So um ya, its a book about a boy who wants a pet snake. Very linear, very simple, often more instructional than story, but somehow I really enjoyed it and read it in one sitting, as did my 9-year-old daughter and 7-year-old son. The book is 154 pages (including the author’s note) and is written on an AR 3.7 level.
Omar is an American Muslim who wants a snake. His dad, Ahmed, supports the idea, but his mother, Hoda, is terrified of snakes, and begrudgingly gives her permission. The rules are pretty simple, Omar will have to take care of the pet, and it is never to leave his room. His mother basically doesn’t want to know that there is a snake under the same roof. Little sister Zara is just excited. The majority of the book is Omar learning about corn snakes, and everything involved in their care. There are a lot of lists, and passages about him researching and taking notes. His friend Philip, nicknamed Samkatt-short for Samurai Cat, is the comical sidekick, who in this case also is the brains in the group, keeps the plot moving along. The author sprinkles in some anecdotes and history giving the characters depth. We learn Ahmed’s dad is from Pakistan and while he grew up in the city he spent time in the country and with snakes. He retells a fictional story about how snakes kept the rodent population down, and thus allowed the farmers in his family to have higher grain yields. He also tells Omar tidbits about his time in college working in a biology lab with snakes. Omar’s mom is an accomplished artist that often incorporates her Lebanese culture into her work and gallery shows. The banter between her and Samkatt keep the story light and entertaining. (SPOILER ALERT) At the climax, the snake gets loose, and Omar learns where his mother’s phobia comes from in her childhood. During one of Lebanon’s many wars, a man with a snake tattoo beat her father extensively while she was forced to watch. This somehow over time developed in to Ophidiophobia, the fear of snakes. When the snake pops up, mayhem ensues, resulting in Hoda going to the hospital and Omar having to decide what to do with his snake, Arrow.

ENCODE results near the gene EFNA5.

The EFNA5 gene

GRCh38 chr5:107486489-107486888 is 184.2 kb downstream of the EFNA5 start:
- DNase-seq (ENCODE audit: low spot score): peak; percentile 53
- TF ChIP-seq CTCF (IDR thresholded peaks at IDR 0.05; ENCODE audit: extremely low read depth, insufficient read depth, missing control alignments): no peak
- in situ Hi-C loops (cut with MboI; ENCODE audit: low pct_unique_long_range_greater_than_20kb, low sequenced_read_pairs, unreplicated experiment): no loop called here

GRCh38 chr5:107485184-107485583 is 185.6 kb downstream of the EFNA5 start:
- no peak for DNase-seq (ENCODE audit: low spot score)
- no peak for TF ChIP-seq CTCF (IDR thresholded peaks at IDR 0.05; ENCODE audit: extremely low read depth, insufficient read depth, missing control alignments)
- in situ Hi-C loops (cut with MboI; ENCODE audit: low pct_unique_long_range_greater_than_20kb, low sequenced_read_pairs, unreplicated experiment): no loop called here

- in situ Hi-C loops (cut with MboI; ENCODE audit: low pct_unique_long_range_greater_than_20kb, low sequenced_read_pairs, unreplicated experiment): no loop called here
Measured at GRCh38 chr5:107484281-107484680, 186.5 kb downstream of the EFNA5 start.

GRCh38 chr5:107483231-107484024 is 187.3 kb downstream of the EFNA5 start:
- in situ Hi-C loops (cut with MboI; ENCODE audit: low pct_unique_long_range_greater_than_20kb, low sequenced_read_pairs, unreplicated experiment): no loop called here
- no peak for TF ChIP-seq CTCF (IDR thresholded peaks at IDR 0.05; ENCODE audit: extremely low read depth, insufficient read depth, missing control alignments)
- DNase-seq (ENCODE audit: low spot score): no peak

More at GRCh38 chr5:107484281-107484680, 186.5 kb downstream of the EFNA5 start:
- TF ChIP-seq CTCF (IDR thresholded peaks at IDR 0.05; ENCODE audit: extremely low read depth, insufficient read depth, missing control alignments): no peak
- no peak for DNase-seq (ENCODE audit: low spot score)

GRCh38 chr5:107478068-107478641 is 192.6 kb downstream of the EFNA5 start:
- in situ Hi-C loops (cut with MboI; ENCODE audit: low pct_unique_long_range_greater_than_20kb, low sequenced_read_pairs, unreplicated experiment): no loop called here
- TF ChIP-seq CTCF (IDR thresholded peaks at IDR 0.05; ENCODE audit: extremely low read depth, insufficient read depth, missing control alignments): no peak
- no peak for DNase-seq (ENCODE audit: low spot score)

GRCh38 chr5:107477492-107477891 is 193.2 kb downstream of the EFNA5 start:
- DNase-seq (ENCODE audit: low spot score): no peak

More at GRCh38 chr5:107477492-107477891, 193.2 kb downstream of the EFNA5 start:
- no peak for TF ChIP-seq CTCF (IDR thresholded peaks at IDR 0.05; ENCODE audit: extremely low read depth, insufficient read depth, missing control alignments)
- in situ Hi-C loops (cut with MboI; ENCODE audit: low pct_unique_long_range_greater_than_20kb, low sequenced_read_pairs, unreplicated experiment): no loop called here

WHY I LIKE IT:
It is such a simple story, yet the warmth of the characters at the beginning and end really made it enjoyable. I truly applaud the author for stretching a very simple idea into a full fledged YA novel. The characters and family are Muslim, but it isn’t really discussed or made an issue. There is nothing religious talked about or detailed. In some ways, it would have been nice to throw a little more cultural or religious depth in to the story to connect with the characters, but being as the author is not Muslim it is kind of impressive that he presented them as just a regular American family. Culturally there are only a few references outside of the anecdotes the parents share: Omar can’t come up with an example of when he was bullied, some of the foods served or eaten, the mother’s art work.
None. Even if you don’t like snakes, the book should not make you squeamish.
TOOLS FOR TEACHING THE DISCUSSION:
There is not much to discuss with the book, and thus I wouldn’t choose it for a book club pick. I think 2nd or 3rd graders, however,would do well with the book in small groups. There is just a tinge of foreshadowing, symbolism, and interpretation that wouldn’t overwhelm the student, but would boost their confidence when they connect the dots so to speak. Plus, some discussion could come from how he had to persuade his family, the responsibility he had to show, and the sequencing of events. The worksheets and questions would practically write themselves.
Author Eric Kimmel’s blog about the book http://ericakimmel.com/2012/02/h-i-s-s-s-s-s/